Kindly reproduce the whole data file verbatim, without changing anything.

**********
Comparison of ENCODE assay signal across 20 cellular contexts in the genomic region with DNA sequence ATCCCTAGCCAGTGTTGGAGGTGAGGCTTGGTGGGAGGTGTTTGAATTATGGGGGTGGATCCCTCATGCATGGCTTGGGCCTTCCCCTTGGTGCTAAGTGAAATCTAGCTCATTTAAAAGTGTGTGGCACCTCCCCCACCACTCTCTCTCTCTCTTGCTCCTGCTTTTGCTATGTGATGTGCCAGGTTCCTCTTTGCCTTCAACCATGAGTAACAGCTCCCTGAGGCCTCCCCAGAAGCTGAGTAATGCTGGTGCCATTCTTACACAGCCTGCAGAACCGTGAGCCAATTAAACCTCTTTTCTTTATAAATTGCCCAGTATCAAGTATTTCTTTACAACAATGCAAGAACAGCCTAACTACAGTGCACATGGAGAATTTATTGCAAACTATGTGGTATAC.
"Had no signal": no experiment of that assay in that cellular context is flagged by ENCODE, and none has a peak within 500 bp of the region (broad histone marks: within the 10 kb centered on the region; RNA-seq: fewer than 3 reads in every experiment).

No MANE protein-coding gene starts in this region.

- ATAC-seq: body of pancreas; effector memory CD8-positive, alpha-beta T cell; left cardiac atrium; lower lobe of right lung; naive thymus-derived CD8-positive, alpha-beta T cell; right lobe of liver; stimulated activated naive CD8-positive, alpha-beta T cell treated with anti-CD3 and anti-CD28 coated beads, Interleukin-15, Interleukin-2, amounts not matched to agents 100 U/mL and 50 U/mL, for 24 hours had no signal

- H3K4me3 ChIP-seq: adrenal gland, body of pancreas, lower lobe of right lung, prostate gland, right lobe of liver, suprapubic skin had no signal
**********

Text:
Comparison of ENCODE assay signal across 20 cellular contexts in the genomic region with DNA sequence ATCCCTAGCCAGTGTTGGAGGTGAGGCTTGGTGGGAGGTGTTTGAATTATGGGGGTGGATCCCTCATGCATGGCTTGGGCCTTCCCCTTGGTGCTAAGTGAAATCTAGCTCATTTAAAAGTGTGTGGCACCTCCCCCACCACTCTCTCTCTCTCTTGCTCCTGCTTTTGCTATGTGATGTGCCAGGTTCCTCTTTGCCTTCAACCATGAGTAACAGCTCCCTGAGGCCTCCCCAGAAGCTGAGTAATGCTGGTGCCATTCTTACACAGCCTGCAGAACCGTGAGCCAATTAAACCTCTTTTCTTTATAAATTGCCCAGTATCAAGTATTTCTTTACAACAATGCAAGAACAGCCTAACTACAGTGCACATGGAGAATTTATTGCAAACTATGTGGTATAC.
"Had no signal": no experiment of that assay in that cellular context is flagged by ENCODE, and none has a peak within 500 bp of the region (broad histone marks: within the 10 kb centered on the region; RNA-seq: fewer than 3 reads in every experiment).

No MANE protein-coding gene starts in this region.

- ATAC-seq: body of pancreas; effector memory CD8-positive, alpha-beta T cell; left cardiac atrium; lower lobe of right lung; naive thymus-derived CD8-positive, alpha-beta T cell; right lobe of liver; stimulated activated naive CD8-positive, alpha-beta T cell treated with anti-CD3 and anti-CD28 coated beads, Interleukin-15, Interleukin-2, amounts not matched to agents 100 U/mL and 50 U/mL, for 24 hours had no signal

- H3K4me3 ChIP-seq: adrenal gland, body of pancreas, lower lobe of right lung, prostate gland, right lobe of liver, suprapubic skin had no signal